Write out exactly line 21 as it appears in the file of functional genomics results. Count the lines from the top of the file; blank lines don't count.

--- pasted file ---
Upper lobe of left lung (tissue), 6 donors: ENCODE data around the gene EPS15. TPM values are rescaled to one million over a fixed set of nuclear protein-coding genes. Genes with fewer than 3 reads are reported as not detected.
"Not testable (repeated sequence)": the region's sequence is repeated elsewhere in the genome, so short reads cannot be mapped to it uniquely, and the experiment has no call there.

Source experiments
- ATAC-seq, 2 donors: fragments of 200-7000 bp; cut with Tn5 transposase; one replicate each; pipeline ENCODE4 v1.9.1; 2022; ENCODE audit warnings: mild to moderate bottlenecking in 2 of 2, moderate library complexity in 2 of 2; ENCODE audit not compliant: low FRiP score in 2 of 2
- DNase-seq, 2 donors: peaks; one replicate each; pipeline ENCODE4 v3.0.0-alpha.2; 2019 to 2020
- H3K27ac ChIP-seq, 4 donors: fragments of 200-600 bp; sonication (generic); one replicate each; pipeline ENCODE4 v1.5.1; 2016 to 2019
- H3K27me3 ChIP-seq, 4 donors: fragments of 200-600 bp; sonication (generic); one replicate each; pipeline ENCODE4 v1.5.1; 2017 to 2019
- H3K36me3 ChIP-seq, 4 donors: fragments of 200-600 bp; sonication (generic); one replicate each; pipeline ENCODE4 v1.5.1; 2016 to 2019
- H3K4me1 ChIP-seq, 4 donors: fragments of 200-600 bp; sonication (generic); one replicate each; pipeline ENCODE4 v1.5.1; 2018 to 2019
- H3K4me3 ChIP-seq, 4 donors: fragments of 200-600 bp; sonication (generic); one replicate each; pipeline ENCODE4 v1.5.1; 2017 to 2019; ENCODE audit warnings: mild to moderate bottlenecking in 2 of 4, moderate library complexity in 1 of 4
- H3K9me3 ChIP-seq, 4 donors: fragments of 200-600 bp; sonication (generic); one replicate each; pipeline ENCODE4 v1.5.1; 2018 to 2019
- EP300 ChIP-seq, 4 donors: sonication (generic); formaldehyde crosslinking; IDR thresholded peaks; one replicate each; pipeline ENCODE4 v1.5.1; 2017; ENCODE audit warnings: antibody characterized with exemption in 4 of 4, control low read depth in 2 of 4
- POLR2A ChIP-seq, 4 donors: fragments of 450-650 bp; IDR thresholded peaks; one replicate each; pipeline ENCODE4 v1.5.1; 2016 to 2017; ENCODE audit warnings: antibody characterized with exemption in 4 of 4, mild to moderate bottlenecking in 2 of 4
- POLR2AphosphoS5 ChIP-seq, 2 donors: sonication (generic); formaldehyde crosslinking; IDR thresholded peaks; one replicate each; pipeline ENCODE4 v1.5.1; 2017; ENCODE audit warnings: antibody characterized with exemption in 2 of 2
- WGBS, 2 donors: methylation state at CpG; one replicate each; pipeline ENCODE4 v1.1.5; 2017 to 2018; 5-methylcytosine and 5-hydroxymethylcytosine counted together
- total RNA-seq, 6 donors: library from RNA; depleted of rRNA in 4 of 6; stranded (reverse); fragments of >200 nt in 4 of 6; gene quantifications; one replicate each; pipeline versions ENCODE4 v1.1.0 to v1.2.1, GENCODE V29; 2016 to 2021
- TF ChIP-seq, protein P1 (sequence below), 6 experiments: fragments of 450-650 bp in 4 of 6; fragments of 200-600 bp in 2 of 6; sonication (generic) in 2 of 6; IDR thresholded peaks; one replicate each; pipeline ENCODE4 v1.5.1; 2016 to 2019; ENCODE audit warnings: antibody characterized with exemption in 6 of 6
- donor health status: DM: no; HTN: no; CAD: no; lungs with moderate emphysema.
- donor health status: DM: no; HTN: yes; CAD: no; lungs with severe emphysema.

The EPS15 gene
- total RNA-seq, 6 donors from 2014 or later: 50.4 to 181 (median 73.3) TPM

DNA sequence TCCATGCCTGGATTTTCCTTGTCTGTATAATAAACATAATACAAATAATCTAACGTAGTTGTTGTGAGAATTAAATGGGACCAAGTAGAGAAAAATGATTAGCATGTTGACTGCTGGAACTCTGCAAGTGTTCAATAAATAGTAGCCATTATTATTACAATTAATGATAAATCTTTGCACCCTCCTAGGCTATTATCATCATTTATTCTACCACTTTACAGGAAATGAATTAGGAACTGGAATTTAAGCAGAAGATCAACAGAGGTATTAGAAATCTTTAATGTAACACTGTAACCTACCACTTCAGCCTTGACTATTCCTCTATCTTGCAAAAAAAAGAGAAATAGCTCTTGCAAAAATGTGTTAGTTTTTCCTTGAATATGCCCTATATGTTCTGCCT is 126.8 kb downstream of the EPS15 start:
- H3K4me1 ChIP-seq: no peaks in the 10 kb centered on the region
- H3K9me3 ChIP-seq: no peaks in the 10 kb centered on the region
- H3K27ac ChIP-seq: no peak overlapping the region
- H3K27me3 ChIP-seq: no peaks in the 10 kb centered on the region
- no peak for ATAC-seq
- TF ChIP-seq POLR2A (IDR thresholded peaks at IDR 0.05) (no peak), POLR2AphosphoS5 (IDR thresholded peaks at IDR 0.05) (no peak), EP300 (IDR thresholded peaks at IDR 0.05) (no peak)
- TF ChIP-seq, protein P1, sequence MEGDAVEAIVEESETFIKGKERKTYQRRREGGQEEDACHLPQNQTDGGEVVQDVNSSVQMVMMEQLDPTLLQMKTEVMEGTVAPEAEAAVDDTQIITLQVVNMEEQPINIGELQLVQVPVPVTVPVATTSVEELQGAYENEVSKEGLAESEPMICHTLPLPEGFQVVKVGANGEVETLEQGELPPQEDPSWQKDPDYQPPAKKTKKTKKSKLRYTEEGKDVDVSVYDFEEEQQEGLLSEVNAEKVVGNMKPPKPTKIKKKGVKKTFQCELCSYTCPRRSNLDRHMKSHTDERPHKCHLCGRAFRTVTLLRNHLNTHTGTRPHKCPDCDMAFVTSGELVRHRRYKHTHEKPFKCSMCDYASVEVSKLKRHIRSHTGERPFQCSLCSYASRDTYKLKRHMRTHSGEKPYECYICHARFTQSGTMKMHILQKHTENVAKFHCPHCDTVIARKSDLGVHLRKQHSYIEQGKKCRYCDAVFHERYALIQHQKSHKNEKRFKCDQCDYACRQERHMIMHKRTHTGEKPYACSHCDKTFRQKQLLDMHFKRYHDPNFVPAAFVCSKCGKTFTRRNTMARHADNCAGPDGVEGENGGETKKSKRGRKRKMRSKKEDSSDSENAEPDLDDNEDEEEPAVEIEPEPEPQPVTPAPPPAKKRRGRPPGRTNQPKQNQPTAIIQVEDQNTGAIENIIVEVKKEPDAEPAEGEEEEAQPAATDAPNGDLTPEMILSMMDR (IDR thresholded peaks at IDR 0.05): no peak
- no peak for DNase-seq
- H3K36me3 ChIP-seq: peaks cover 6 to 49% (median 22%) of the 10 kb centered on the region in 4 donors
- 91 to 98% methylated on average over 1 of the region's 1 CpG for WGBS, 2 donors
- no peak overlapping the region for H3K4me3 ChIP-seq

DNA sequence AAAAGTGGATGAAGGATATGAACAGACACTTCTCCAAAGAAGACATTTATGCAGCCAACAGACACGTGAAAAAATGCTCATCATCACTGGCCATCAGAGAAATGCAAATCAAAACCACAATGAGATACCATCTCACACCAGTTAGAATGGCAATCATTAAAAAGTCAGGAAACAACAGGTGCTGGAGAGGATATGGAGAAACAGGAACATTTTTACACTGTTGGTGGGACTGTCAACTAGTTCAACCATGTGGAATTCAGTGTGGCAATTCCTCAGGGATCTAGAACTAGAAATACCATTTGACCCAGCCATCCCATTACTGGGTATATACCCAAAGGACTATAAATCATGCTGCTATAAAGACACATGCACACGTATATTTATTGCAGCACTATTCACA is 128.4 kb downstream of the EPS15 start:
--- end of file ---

- total RNA-seq, 6 donors from 2014 or later: 50.4 to 181 (median 73.3) TPM